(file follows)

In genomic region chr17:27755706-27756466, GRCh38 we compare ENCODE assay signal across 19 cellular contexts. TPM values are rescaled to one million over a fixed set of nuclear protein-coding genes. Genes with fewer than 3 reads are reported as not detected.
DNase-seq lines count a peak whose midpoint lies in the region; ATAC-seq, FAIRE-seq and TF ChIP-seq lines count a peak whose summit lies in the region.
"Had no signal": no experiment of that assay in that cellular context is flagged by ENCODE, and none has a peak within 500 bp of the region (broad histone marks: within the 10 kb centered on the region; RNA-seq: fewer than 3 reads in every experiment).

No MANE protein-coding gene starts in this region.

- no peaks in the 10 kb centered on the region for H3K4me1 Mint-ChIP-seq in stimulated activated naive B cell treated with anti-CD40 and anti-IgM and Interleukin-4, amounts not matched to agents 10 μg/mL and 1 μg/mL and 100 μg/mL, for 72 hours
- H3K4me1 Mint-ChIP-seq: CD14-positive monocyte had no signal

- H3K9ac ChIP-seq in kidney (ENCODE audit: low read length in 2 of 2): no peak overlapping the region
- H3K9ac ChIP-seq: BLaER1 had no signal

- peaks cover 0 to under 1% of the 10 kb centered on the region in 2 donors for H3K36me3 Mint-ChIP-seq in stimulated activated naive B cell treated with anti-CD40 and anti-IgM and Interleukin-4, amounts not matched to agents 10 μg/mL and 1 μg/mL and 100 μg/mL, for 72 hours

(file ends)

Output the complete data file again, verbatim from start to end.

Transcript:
In genomic region chr17:27755706-27756466, GRCh38 we compare ENCODE assay signal across 19 cellular contexts. TPM values are rescaled to one million over a fixed set of nuclear protein-coding genes. Genes with fewer than 3 reads are reported as not detected.
DNase-seq lines count a peak whose midpoint lies in the region; ATAC-seq, FAIRE-seq and TF ChIP-seq lines count a peak whose summit lies in the region.
"Had no signal": no experiment of that assay in that cellular context is flagged by ENCODE, and none has a peak within 500 bp of the region (broad histone marks: within the 10 kb centered on the region; RNA-seq: fewer than 3 reads in every experiment).

No MANE protein-coding gene starts in this region.

- no peaks in the 10 kb centered on the region for H3K4me1 Mint-ChIP-seq in stimulated activated naive B cell treated with anti-CD40 and anti-IgM and Interleukin-4, amounts not matched to agents 10 μg/mL and 1 μg/mL and 100 μg/mL, for 72 hours
- H3K4me1 Mint-ChIP-seq: CD14-positive monocyte had no signal

- H3K9ac ChIP-seq in kidney (ENCODE audit: low read length in 2 of 2): no peak overlapping the region
- H3K9ac ChIP-seq: BLaER1 had no signal

- peaks cover 0 to under 1% of the 10 kb centered on the region in 2 donors for H3K36me3 Mint-ChIP-seq in stimulated activated naive B cell treated with anti-CD40 and anti-IgM and Interleukin-4, amounts not matched to agents 10 μg/mL and 1 μg/mL and 100 μg/mL, for 72 hours